2008 Phandom 25

The 2008 Phandom 25: CC Sucks!

Last year I wrote a series of posts chronicling 2007’s 20 greatest moments in Phillies Phandom. Each game had a special “wow” factor, whether it was an insane comeback, an awesome feat or a trademark moment. And each game was a Phillies win, of course.

For this year, clearly, you know the top moment. But ranking the rest was very difficult. Do I rank the NLCS second just because? Is the NL East clinching victory as important as other postseason moments? I used some heavy discretion, but I believe I came up with a pretty solid list.

Each moment has an attached video link, if you’d like to go back and reminisce.

Like the 100 Greatest Phillies countdown, I’ll be posting one per day. I swear, you won’t get any more countdowns this offseason.

***

3. Victorino takes CC to school
Date: October 2, 2008

I have attended hundreds of Phillies games in my 24 years on Earth. Many played like company picnics — a couple thousand people hanging out in the multi-colored seats of Veterans Stadium, shirtless fathers, bumbling children, cigarette-smoking mothers in skimpy t-shirts. A lot of haze. Not a lot of drama.

A few games had the trappings of stunners. Most of those games occurred at Citizens Bank Park, with newly minted crowds, crab-fry-munching families, red-clad newbies from La Salle or St. Joe’s. While I knew I was maybe the biggest fan of the 42,000 in attendance, it was nice to see 42,000 in attendance.

On October 2, 2008, I arrived at Citizens Bank Park after an arduous early afternoon drive on Interstate 95. I drank. And drank. And played cornhole. And drank. The sky grew a weird tint of violet. My brothers all had tickets for different areas of the ballpark. And I drank. And I entered the park, excited for my first taste of playoff baseball in 15 years, and saw a sea of red at Citizens Bank Park. A glorious, biblical sea of red.

That sea caused a tidal wave unheard in a Philadelphia ballpark in decades. The wave picked up steam in the second, with a runner at third, a run across, and pitcher Brett Myers hankering in for an at bat against the invincible CC Sabathia. It grew with each pitch. A foul. A ball. A foul. A ball. A foul. A ball. A foul. With each pitch, the wave grew in complexity — at first, applause, then cheers, then disbelief, then laughter. The at bat became comical, as if Sabathia was scored to the Benny Hill theme song. And when Sabathia unfurled that final pitch, a low fastball that Myers didn’t bite, the wave crested, rolling toward the shore. It was something I’d never experienced in Philadelphia.

The wave rolled on high, chanting “CC sucks!” as Jimmy Rollins stepped in. Patient as ever, he walked on four pitches. Suddenly the bases were loaded, Shane Victorino stepped in, and the wave was nearing the shore, ready to crash and topple the 300-pound Sabathia from the mound, as if he was Charlie Brown. And like Snoopy, most of us were laughing hysterically. CC Sabathia? Pitching this poorly? Haha!

If the Phillies didn’t win the World Series, this moment would’ve topped the list. But they did, and maybe, they don’t win if this moment doesn’t happen. This moment, this very moment, is one of those moments that is key in comprising legend. It’s a premonition, a prologue — the first giant wave before the tsunami that would occur less than a month later.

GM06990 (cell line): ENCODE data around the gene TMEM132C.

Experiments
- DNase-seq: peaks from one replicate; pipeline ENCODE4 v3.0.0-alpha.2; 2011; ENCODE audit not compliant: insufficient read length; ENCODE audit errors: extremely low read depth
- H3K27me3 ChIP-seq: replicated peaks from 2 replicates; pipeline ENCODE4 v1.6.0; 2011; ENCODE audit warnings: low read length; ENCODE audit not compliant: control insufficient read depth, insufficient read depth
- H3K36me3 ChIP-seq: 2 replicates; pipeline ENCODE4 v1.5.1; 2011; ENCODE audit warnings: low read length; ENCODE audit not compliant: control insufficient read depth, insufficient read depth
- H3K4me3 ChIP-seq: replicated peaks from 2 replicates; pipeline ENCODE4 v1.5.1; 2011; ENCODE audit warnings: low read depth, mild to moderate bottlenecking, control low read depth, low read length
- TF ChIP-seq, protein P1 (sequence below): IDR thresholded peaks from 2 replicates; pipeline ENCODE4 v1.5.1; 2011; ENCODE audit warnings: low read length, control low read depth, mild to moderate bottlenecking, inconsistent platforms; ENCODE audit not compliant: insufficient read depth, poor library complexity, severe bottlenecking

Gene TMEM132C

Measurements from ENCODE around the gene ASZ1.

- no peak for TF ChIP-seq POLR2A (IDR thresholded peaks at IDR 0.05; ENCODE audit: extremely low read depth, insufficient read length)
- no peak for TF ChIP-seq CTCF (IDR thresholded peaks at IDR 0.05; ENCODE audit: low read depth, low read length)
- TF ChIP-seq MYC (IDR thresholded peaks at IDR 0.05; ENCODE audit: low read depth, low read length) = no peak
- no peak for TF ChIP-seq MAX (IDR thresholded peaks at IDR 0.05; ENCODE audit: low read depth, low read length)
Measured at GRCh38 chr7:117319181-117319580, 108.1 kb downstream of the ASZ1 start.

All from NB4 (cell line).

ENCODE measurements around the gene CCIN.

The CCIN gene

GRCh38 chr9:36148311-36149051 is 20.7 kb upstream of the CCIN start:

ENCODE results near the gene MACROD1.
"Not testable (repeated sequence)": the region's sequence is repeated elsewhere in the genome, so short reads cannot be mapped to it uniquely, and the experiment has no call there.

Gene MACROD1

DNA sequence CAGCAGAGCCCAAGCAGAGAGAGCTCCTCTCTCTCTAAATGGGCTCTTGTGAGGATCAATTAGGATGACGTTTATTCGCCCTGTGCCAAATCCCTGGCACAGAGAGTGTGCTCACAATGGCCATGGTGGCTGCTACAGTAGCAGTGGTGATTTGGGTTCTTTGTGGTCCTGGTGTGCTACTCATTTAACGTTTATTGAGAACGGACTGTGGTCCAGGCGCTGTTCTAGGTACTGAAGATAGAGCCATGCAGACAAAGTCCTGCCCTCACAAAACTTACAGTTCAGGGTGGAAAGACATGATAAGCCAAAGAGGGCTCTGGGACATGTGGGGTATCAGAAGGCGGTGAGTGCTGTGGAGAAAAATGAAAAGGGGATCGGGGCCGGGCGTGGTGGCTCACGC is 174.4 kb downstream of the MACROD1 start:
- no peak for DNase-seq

Victorino, after rattling off a foul and finding himself in a small hole, licked his chops. Sabathia needed to eliminate Victorino, but these are why these moments exist. Sometimes things don’t go as they’re planned. And all the while, the wave rode, the fans stood, cheering, howling, hoping for something — a ball, a wild pitch, a single, a blooper. Something.

Sabathia unfurled a changeup that played inside. Victorino pulled it, and the ball flew through the violet sky, into the sea of red, causing the wave to swallow Sabathia whole. We were drunk with adulation. I had a headache, a lost voice, and a red face. Red as the sea. With a 5-1 lead off the invincible Sabathia, there was almost no reason to complete the game. It was inevitable.

The game ended at 5-2. Victorino’s grand slam was the difference, and then some. In small context, it won the game and slayed the beast. But in the larger context, it represented the moment the Phillies became a legal threat. Now they could do anything, and at any time, and against any man. The team meant business.

When the game ended, I emerged in the parking lot, a voice hoarse, a head aching. But all ill feelings were exalted from my system — for now, I had seen a team committed to the goal, and a city committed to its team. For now, we were all the biggest fans, a sea of red that never broke.

The video: Victorino hits the granny

From the comments:

CT: The crowd is loving Brett making contact here… beat that ball Brett!

SJ Mike: That was the greatest at bat EVER! This tops Myers bases loaded at bat vs. the Mets.

Manny: HOLY SHIT WE ARE GONNA BRING THIS BIG BEAR DOWN !!

Jamie: FLYING F**KIN’ HAWAIIAN!!!!!!!!!!!!!!!!!!!

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